Insights from the NIERA “Gamified Savings as Problem Gambling Intervention Dissemination Workshop"

The Network of Impact Evaluation Researchers in Africa (NIERA) recently held a dissemination workshop for the “Gamified Savings as a Problem Gambling Intervention” research project, one of the flagship projects under NIERA’s Demand Driven Research Initiative (DDRI). The event, hosted at the Movenpick Hotel on the 28th of March, brought together policymakers, government stakeholders, representatives from the gambling industry, and researchers eager to engage with the study's findings.

In his opening remarks Samuel Oti, Secretary General at NIERA and Program Specialist at IDRC, providing a background on NIERA and the main aim of DDRI, noting that “it emerged as a response to the push for evidence-based policymaking, accelerated with the growing emphasis to conduct research that responds to specific needs of policymakers."

The two NIERA members who were the principal investigators and visionaries behind the research project Dr. Laura Barasa and Dr. Annet Adong captivated the audience with their compelling presentation. Dr. Laura Barasa explained how the rapid rise of mobile technology has fueled a surge in accessible mobile sports betting apps, which are popular among youth in countries like Kenya and Uganda. Their findings pointed out that 75% of soccer bettors in Kenya and Uganda prefer to place bets on mobile apps as opposed to using betting shops, the internet and USSD codes.

The study revealed some intriguing findings into the financial behaviors of soccer bettors in Kenya and Uganda. A sizeable portion - 48% in Kenya and 50% in Uganda - reported monthly betting expenditures exceeding 1000 shillings. While 61% of Kenyan bettors set aside money for saving, this figure was higher at 81% among Ugandans. Interestingly, 64% of Kenyan soccer bettors saved their money in banks, whereas 36% of Ugandans preferred hiding cash at home. Some of the empirical results were that early payment/immediate cash transfer and large rewards had a positive impact on savings among liquidity constrained individuals. Furthermore, the combination of early payment and gamification enhanced savings for low bettors and those with liquidity constraints. However, combining large rewards and gamification showed a negative impact on savings for the liquidity-constrained sample.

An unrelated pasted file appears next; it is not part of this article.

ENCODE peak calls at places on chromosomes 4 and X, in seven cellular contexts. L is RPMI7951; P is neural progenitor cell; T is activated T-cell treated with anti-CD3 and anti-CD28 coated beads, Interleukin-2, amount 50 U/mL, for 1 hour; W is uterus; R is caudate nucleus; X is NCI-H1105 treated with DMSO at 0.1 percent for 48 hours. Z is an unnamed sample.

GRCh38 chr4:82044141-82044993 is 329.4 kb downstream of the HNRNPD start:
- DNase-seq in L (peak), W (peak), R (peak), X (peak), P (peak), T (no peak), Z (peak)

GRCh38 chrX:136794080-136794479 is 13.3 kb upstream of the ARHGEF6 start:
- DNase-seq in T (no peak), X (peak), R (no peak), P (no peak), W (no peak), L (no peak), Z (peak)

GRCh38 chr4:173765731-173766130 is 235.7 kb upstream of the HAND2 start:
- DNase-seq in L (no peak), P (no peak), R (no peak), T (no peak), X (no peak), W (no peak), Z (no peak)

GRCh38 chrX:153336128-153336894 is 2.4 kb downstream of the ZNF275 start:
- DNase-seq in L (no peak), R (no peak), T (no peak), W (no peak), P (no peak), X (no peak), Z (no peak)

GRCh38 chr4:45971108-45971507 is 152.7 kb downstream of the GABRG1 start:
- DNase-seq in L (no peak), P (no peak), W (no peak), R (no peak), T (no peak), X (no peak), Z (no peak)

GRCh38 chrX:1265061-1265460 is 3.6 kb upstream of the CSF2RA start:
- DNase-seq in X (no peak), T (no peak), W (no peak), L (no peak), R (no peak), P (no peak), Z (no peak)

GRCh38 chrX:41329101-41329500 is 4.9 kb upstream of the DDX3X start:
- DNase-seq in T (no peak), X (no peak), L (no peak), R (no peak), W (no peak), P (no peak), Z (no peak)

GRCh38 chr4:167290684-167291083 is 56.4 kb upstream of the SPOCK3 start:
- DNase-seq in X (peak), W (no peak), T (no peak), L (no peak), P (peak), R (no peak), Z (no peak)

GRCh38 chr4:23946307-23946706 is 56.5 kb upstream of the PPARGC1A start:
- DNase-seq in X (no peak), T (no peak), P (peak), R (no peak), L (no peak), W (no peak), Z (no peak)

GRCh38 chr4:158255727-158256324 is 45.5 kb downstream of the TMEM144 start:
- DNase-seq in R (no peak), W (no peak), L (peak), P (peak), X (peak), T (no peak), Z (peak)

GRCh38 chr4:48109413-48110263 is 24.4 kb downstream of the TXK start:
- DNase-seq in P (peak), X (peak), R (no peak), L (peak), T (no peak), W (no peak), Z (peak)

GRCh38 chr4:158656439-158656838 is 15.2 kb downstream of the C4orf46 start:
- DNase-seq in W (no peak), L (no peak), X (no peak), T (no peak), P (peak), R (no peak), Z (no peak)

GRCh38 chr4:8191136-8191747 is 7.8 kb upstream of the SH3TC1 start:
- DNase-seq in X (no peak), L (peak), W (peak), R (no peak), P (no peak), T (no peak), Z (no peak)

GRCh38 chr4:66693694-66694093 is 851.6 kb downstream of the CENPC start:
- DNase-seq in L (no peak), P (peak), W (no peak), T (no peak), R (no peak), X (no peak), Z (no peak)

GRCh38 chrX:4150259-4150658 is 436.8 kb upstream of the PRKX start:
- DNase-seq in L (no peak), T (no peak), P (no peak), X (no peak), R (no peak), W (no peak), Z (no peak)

The panel discussions led by Ms. Jennifer Nyakinya, Program Manager- NIERA, sparked thought provoking discussions such as the use of technology to reduce problem gambling in Sub- Saharan Africa (SSA). Weldon Koros, Co-founder-Responsible Gaming Federation of Kenya and Director of the Association of Gaming Regulators in Africa (AGRA), highlighted the potential of Artificial Intelligence in understanding gambling patterns and developing tools like blocking software for addicts. Robert Odida, Senior Youth Officer at the Ministry of Gender, Labour and Social Development in Uganda, gave feedback on the observations on why Ugandan’s prefer to save money in the house citing evading financial intelligence authorities. He also explained that gambling has had a huge tax benefit for the government giving an example of how it was previously banned, but later reinstated due to lost revenue.

Rhoda Kithure, Problem Gambling Specialist and Clinical Psychologist at Dove International, explained how youth often fail to identify gambling issues early on. "They are lured into it, especially through unregulated advertisements," she cautioned. Dr. Alfred Gitonga, Executive Director at Responsible Gambling, welcomed the much-needed research as he noted that there is limited data available to inform interventions. He spoke of the many cases he encounters from youth who have reached rock bottom contemplating suicide.

In conclusion, Dr. Annet Adong (Principal Investigator- Gamified Savings as a Problem Gambling Intervention), underscored the central role research plays in the gambling industry. "It helps us understand the linkages and perspectives of individuals and policymakers," she stated, highlighting its value for evidence-based solutions as she thanked everyone for attending.

The event was a true celebration of collaboration, with attendees engaging in thought-provoking discussions to combat problem gambling and promote financial resilience among youth.



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